Tuesday, December 28, 2010


From the New York Times article "Unearthing Prehistoric Tumors, and Debate":
Often thought of as a modern disease, cancer has always been with us. Where scientists disagree is on how much it has been amplified by the sweet and bitter fruits of civilization. Over the decades archaeologists have made about 200 possible cancer sightings dating to prehistoric times. But considering the difficulties of extracting statistics from old bones, is that a little or a lot?
As scientists continue to investigate, there may be comfort in knowing that cancer is not entirely civilization’s fault. In the normal course of life a creature’s cells must be constantly dividing — millions of times a second. Sometimes something will go wrong.
Click here to access the NYT article...interesting stuff.

Sunday, December 26, 2010

Saturday, December 25, 2010

Rethinking the placebo effect

From the Plos One article "Placebos without Deception: A Randomized Controlled Trial in Irritable Bowel Syndrome":
Placebos administered without deception may be an effective treatment for IBS. Further research is warranted in IBS, and perhaps other conditions, to elucidate whether physicians can benefit patients using placebos consistent with informed consent.
Click here to access this interesting article.

Tuesday, December 21, 2010

November/December 2010 Issue of The ACCME Report now online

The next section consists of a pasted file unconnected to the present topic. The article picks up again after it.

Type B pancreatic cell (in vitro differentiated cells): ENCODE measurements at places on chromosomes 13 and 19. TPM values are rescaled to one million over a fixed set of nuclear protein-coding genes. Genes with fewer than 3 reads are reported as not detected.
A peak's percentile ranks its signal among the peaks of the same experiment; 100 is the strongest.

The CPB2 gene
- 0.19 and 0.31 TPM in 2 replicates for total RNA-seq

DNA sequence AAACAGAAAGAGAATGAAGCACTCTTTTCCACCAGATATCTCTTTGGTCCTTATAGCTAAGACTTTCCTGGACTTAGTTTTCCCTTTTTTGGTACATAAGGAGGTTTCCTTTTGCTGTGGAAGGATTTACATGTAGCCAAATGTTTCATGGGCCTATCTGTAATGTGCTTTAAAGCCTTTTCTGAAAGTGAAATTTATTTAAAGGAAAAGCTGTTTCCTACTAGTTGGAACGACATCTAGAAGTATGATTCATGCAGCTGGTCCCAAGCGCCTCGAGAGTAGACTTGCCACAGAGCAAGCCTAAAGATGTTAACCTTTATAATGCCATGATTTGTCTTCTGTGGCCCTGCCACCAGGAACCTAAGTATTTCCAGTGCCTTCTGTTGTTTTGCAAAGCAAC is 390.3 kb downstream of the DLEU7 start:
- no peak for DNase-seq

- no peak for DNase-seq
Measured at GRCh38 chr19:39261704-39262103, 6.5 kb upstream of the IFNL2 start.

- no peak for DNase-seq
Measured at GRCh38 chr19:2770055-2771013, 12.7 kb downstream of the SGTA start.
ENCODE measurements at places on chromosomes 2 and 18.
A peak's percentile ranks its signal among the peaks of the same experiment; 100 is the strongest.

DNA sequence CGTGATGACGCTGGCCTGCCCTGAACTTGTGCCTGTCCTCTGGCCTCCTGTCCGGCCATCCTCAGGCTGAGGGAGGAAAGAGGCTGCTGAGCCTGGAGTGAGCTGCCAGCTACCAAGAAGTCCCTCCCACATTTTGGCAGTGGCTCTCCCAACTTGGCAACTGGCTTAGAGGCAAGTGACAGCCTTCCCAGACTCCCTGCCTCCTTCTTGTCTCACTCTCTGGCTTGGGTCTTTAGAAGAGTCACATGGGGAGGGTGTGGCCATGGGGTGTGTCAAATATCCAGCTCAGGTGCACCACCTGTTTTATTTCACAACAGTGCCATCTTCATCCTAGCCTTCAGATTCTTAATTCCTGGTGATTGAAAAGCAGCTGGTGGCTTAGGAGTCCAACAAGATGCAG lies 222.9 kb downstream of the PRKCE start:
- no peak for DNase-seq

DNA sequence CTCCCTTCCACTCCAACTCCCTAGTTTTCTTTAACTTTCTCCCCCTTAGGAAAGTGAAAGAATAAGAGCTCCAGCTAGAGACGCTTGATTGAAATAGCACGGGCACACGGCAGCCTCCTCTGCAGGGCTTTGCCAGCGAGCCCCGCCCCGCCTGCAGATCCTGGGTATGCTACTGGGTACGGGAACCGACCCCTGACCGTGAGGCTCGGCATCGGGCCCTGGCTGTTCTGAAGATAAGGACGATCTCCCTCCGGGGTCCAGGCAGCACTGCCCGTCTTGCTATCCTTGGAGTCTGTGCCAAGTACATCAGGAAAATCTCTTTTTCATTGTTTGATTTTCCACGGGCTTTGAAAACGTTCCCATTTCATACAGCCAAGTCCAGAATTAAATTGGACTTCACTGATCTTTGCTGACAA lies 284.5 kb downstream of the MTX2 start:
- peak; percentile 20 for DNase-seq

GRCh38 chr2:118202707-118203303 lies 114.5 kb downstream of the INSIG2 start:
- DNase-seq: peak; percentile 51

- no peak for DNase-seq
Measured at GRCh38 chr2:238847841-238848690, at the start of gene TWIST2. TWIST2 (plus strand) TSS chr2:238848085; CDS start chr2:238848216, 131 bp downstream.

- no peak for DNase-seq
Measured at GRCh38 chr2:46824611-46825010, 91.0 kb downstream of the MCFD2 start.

Included in this issue is the executive summary of the ACCME Board of Directors meeting, held November 18 – 19, 2010.  Click here to access the newsletter.

Monday, December 06, 2010

To stent or not to stent or if I could turn back time...

From the New York Times article "Doctor Faces Suits Over Cardiac Stents":
The Senate Finance Committee, which oversees Medicare, started investigating Dr. Midei in February after a series of articles in The Baltimore Sun said that Dr. Midei at St. Joseph Medical Center, in Towson, Md., had inserted stents in patients who did not need them, reaping high reimbursements from Medicare and private insurance.
The senators solicited 10,000 documents from Abbott and St. Joseph. Their report, provided in advance to The New York Times, concludes that Dr. Midei “may have implanted 585 stents which were medically unnecessary” from 2007 to 2009. Medicare paid $3.8 million of the $6.6 million charged for those procedures.
Click here to access the NYT article.